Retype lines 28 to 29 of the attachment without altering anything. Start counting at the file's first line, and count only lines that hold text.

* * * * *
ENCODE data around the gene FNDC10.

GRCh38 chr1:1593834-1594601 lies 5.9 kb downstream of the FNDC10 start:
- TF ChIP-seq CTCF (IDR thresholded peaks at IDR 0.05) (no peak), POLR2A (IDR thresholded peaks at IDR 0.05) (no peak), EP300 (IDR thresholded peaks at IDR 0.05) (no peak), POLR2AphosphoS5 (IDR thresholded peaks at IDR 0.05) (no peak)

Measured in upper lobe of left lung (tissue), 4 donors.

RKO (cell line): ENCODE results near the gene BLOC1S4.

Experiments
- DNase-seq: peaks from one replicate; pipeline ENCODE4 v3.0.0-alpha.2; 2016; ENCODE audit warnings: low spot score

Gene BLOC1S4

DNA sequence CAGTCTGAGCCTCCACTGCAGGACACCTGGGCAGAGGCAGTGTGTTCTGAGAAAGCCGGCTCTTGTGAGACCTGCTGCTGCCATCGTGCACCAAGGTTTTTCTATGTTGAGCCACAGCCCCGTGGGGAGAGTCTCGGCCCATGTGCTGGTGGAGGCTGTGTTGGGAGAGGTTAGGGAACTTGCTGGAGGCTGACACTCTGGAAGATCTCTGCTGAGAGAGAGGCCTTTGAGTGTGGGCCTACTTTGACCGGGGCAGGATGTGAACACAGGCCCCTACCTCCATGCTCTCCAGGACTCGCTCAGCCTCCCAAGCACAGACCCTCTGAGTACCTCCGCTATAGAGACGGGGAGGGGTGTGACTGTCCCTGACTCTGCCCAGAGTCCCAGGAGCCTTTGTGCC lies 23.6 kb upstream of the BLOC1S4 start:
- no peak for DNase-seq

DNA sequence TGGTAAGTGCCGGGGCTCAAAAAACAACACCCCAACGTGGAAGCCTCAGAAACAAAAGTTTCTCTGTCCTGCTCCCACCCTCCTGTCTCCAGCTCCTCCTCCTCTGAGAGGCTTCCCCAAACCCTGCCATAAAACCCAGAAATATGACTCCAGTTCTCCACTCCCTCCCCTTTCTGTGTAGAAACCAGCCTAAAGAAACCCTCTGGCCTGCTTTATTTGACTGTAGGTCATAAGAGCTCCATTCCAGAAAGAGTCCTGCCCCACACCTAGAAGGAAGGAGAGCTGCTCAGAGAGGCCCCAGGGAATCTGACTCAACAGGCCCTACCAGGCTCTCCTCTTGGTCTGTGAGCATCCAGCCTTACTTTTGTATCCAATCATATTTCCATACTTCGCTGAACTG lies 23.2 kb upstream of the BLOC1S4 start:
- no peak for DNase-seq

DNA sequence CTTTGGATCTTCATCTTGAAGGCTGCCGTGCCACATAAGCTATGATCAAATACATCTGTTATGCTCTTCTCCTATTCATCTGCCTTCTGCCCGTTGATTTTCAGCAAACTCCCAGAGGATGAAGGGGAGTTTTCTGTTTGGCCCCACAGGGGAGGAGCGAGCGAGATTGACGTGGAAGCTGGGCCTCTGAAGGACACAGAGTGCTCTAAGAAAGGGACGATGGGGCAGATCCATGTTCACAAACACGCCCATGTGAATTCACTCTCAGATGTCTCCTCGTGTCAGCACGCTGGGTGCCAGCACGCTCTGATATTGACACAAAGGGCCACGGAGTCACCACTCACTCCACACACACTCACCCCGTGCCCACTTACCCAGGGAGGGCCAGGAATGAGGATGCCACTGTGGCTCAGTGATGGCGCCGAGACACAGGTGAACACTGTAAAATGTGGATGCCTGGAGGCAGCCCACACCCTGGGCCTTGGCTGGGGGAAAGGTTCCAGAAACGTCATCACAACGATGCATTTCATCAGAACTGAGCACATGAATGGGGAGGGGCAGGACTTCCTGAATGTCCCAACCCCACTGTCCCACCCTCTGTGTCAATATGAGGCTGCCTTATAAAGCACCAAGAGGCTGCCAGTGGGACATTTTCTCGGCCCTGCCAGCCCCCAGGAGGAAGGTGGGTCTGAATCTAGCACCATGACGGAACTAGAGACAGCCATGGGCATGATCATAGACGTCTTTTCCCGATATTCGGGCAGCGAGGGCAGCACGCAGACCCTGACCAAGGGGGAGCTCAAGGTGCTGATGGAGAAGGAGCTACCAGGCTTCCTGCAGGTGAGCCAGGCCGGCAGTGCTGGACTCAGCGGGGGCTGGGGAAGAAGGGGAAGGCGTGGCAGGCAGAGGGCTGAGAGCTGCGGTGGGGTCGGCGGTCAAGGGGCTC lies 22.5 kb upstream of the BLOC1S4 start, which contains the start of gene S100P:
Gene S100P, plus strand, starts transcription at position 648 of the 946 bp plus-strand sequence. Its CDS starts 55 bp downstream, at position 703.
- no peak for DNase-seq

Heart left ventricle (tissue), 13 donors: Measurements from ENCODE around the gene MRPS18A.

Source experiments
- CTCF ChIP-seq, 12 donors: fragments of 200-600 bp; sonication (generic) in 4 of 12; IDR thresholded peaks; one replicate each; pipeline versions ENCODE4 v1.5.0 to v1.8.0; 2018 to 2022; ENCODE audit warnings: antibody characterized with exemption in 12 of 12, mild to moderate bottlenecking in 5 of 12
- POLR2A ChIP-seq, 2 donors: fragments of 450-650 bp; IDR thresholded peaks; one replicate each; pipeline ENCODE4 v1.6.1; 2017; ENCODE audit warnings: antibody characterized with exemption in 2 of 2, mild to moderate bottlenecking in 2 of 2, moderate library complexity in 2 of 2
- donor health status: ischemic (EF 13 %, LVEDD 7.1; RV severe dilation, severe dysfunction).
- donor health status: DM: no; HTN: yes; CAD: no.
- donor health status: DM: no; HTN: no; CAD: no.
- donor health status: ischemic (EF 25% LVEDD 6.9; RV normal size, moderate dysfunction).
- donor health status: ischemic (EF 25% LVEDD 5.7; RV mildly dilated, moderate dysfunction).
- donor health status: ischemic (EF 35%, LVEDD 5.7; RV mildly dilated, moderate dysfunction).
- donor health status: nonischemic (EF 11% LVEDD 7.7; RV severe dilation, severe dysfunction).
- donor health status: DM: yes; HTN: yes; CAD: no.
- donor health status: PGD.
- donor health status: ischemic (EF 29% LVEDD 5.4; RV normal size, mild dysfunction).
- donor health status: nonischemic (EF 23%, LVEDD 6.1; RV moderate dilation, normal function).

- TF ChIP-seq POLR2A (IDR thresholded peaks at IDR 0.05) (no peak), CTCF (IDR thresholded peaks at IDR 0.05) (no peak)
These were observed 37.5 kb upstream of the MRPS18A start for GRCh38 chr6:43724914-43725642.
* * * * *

- donor health status: PGD.
- donor health status: ischemic (EF 29% LVEDD 5.4; RV normal size, mild dysfunction).